I am fortunate I had about 20 years in the printing industry and grew from the original typesetting equipment to the current computer systems. I began using PageMaker in the mid-80s and have upgraded each version as it was released. Others I know use Corel Draw even MS Word and many others but I’ve always been more comfortable with PageMaker.
In making the cover for the CD pagage (remember I use DVD cases because they appear to have more value because of the size of the package) I insert .jpgs and insert them into the file, create a color or gradient of a color background. I put the title of the program, my name and make a spine title. I always put my picture on the back cover with a short version of my bio, typically a testimonial and a short description of the program. I always include the appropriate website and contact information on the back of the jacket cover.
I create the CD label matching the cover of the jacket cover. When it’s a single CD I will generate a bullet point list of what they will learn while listening to the program.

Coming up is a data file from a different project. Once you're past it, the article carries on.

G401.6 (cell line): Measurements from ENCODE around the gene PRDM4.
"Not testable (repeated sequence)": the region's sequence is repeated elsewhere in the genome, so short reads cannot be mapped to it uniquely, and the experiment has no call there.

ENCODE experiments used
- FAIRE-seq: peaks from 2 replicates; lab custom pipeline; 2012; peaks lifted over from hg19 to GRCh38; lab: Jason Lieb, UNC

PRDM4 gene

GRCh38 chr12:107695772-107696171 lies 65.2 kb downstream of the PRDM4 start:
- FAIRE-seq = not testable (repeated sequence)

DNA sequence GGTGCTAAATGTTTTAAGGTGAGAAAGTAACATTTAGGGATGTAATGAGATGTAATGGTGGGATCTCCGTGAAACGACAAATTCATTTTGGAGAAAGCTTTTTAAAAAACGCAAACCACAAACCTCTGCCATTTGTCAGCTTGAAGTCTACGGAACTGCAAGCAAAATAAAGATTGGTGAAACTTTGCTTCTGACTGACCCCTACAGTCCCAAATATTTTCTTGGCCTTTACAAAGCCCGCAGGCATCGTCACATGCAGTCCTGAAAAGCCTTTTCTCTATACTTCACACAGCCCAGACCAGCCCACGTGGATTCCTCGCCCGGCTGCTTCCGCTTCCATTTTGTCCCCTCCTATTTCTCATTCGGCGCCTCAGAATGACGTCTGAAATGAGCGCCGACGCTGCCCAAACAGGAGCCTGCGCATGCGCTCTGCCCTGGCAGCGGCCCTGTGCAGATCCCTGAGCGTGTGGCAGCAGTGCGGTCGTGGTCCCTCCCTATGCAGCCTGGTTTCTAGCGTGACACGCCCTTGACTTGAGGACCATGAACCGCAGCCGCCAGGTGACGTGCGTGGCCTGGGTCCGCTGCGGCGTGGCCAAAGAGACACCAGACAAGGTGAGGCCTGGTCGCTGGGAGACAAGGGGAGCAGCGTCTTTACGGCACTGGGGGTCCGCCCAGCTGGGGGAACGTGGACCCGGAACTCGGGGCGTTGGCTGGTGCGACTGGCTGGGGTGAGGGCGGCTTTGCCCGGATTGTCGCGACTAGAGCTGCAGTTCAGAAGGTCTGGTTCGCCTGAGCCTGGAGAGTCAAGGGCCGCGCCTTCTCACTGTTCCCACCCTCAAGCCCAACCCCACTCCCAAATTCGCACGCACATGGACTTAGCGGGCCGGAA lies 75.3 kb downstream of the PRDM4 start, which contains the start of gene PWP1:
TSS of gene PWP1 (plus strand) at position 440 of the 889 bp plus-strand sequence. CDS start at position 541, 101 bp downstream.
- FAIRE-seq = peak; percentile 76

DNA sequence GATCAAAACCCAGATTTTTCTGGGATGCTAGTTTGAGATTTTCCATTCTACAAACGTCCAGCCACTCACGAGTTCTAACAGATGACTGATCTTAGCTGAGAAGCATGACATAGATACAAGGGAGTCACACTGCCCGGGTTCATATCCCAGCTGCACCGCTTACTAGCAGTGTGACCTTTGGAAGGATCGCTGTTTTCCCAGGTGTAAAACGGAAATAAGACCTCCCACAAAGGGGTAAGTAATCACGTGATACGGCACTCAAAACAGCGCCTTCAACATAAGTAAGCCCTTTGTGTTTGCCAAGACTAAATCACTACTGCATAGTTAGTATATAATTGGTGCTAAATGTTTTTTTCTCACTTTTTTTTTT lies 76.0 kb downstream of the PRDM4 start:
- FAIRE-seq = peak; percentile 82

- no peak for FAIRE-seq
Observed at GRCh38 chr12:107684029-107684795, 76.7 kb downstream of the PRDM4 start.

I becomes a very neat package and looks very professional.
Again, the 2 CD set costs about 90 cents to produce and once the design is done, it is as simple as printing any document.
I fought against learning how to create my own CD’s. I hired a college student to convert my DVDs into CD’s because I didn’t want to learn how to do it because it seemed to difficult and time consuming.
Then one day, I had to edit a program I had done to provide a 5 minute promo piece for a new speaking engagement I was up for. I called a friend, Jerry, who has a studio in his home and asked what he recommended for me to use. He told me about Audacity, which is free and is used to edit and convert files from one format to another. Another friend who had been doing his own CD’s for several years recommended Sony Studio. So I got both and began to try and figure it out.
Sony Studio is easy to learn. I was listening to one of my first attempts in my car but after I got out to run into a store and came back, the CD began playing at the beginning. I called Jerry again and he said I needed to insert Tracks (like where one song starts on a music CD) into the audio to make sure it would’t do that.
I have an artist I’m particularly fond of, Patrick O’Hearn and I decided I’d email him in Ireland and ask permission to use one of his tracks for the intro and exit music on my CD’s. Surprisingly, he gave me permission. So I insert about 15 seconds at the beginning and at the end of each of my audios. It gives it a more finished quality.